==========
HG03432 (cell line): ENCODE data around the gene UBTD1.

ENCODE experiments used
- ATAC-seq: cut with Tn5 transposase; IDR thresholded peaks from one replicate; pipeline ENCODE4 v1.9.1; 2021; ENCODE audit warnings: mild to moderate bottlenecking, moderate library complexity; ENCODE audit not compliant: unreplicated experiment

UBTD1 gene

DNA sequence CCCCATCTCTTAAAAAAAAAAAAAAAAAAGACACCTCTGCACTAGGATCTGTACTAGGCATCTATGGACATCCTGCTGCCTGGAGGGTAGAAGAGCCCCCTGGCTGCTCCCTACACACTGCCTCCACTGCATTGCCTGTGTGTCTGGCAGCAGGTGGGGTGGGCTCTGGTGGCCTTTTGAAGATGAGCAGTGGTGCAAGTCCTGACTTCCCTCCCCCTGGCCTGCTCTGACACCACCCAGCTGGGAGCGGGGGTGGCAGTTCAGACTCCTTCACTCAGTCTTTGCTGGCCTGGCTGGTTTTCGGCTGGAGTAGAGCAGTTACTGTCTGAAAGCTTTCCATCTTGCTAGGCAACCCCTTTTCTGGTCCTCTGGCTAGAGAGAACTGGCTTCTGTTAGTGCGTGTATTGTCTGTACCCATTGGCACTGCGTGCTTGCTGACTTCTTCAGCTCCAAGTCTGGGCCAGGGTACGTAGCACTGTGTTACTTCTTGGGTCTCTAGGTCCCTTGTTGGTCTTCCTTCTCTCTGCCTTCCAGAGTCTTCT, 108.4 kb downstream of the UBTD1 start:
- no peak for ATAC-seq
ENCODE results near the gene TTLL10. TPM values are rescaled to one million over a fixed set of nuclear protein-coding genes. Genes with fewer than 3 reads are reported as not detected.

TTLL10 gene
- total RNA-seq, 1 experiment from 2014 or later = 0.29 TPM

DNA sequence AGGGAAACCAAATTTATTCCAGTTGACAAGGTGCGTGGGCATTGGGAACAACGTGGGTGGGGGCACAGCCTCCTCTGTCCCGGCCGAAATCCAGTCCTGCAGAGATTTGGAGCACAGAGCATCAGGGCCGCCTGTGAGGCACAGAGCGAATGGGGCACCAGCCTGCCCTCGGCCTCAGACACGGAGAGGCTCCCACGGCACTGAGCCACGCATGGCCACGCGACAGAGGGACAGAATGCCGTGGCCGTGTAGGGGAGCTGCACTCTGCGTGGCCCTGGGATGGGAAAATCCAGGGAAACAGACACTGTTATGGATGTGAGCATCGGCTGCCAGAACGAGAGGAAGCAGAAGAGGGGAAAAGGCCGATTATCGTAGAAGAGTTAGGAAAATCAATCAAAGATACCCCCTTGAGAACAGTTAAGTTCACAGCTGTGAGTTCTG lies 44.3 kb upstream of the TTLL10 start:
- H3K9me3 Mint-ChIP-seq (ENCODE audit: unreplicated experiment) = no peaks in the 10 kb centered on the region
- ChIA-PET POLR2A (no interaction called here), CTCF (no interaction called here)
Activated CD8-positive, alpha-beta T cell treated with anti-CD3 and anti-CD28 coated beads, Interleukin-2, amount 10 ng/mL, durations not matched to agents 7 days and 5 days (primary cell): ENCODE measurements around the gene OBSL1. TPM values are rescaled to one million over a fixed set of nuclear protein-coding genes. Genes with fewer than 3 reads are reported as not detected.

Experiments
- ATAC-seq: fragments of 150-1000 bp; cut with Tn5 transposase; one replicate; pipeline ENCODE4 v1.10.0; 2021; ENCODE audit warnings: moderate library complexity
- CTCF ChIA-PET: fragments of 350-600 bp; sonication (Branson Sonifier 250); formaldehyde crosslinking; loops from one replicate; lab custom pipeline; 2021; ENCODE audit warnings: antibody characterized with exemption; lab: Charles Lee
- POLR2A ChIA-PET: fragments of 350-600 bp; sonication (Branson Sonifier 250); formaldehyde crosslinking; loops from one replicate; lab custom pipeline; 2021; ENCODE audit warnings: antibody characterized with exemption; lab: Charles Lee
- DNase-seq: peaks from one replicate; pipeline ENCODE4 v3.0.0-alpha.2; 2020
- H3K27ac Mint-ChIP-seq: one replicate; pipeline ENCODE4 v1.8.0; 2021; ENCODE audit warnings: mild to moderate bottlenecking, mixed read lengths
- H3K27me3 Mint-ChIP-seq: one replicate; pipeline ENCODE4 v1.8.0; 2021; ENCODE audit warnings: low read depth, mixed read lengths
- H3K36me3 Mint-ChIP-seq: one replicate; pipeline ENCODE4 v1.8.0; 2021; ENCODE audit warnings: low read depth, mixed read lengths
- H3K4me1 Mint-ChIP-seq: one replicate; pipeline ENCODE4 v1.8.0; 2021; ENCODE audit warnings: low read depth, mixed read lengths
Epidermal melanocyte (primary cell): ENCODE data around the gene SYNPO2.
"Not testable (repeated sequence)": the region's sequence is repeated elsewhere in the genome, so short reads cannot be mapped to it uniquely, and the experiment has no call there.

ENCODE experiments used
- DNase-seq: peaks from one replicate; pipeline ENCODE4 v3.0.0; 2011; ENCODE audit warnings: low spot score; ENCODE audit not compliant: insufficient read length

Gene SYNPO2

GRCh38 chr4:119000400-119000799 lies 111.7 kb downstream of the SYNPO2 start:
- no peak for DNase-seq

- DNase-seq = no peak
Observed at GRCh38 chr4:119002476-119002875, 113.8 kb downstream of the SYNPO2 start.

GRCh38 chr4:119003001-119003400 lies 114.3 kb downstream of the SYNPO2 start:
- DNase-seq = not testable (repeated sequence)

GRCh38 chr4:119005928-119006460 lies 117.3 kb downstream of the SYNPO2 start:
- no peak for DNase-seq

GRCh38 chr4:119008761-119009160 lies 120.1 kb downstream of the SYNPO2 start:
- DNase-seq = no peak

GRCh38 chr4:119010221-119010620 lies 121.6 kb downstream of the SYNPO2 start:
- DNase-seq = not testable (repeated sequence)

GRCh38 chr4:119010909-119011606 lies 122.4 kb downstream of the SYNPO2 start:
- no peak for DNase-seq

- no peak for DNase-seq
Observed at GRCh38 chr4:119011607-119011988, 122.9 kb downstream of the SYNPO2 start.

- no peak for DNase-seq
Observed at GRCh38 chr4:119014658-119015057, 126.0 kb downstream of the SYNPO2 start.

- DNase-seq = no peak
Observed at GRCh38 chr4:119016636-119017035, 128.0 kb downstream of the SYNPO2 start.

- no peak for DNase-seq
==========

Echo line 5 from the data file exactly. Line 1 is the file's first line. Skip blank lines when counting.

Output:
DNA sequence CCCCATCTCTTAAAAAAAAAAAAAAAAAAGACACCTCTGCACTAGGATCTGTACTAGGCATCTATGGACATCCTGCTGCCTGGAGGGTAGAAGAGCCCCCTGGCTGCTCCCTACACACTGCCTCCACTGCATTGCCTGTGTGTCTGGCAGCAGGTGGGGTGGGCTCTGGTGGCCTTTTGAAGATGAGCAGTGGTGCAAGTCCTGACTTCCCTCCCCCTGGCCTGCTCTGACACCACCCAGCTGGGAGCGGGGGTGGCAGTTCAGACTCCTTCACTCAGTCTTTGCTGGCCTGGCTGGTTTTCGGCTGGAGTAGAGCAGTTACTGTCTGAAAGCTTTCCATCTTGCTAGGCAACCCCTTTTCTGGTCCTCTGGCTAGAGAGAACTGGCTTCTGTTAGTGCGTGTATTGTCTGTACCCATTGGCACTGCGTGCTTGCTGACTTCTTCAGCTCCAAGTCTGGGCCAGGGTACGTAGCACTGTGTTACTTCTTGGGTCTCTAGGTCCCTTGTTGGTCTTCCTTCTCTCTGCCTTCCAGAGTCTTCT, 108.4 kb downstream of the UBTD1 start: